Where the white paper commits serious error is in positing that the “due process” clause of the Fifth Amendment applies to al Qaeda operatives at large. In Hamdi v. Rumsfeld (2004), the Supreme Court ruled that once suspected enemy combatants had been captured and detained, some measure of “process” was owed to them. But the court’s decision applied to enemy combatants only after their capture, but not before it. The distinction makes perfect sense. It would be shocking to give a captured enemy combatant a drumhead trial on charges of committing war crimes and then shoot him moments later. But minutes before being captured, that same enemy combatant would have been a lawful target for lethal fire. Enemies reduced to captivity do not pose anything like the degree of danger of those under arms and at large.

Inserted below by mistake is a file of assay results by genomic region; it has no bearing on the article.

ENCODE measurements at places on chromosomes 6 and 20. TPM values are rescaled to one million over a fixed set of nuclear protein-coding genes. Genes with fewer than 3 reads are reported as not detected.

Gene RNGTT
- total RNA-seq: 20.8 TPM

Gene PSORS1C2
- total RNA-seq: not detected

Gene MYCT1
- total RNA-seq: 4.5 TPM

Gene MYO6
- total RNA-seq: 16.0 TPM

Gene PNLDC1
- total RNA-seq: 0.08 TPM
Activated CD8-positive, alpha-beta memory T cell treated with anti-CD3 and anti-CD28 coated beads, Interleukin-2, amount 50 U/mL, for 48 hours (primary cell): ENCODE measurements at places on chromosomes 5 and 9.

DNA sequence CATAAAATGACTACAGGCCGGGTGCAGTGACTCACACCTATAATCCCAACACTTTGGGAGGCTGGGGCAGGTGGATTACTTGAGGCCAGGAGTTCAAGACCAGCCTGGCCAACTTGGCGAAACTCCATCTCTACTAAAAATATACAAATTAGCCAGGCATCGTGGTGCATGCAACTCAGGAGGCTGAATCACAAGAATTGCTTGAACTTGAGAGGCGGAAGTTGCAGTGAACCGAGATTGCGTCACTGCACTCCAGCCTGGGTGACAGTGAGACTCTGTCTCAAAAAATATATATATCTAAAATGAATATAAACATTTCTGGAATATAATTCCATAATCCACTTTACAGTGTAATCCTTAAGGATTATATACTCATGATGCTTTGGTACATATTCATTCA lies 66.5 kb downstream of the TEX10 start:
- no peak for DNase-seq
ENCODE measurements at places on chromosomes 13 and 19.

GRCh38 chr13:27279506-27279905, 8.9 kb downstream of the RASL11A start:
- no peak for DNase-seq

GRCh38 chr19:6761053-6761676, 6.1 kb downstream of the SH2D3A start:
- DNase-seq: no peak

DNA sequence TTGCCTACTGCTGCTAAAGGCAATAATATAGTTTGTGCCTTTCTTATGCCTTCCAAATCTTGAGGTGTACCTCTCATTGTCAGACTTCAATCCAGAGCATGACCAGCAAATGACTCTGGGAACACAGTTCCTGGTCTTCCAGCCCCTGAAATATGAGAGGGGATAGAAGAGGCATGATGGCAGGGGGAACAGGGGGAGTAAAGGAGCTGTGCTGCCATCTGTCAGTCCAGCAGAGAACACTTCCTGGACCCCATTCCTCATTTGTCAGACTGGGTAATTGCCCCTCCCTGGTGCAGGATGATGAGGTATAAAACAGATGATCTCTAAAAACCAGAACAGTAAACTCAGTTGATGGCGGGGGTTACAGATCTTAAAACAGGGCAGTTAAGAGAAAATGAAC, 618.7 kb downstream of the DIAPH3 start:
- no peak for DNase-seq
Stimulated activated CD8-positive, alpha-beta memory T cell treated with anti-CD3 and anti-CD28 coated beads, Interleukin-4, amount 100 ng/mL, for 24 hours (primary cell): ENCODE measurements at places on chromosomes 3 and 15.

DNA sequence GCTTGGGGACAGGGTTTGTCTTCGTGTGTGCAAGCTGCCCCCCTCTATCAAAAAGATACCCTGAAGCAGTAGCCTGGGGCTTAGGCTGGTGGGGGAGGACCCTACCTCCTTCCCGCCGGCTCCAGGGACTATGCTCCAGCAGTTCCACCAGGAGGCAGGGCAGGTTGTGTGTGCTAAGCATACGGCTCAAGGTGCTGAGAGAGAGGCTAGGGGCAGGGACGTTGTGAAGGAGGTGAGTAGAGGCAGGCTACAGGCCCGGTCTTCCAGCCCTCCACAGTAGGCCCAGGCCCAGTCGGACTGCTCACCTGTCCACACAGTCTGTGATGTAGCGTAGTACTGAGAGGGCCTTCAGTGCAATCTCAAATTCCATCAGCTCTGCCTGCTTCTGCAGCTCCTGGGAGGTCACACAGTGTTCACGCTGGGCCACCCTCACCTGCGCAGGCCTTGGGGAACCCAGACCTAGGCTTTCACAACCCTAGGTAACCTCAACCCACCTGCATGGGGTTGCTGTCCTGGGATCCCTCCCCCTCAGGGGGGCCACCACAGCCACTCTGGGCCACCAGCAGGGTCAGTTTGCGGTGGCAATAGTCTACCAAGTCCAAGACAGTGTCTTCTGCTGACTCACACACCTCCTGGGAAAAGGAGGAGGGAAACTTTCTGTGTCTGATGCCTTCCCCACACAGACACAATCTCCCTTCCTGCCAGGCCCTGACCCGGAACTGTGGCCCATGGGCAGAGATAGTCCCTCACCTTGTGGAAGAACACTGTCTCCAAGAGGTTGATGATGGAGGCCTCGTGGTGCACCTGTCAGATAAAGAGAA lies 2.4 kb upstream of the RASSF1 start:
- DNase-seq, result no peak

The white paper’s assumption that U.S. citizens who are enemy combatants are constitutionally entitled to due process even while engaged in, or available for, hostilities is both gratuitous and in error. It is not compelled by the language of the due process clause, which protects “persons,” not “citizens.” If the white paper were right in claiming that U.S. nationals in al Qaeda deserved due process rights, then it should logically have concluded that the same was true of Saudis or Yemenis in al Qaeda. Further, the white paper’s extension of due process to enemy combatants at large is not dictated by any Supreme Court decision. It also has no basis in the traditional laws of war or state practice. And it carries significant operational disadvantages.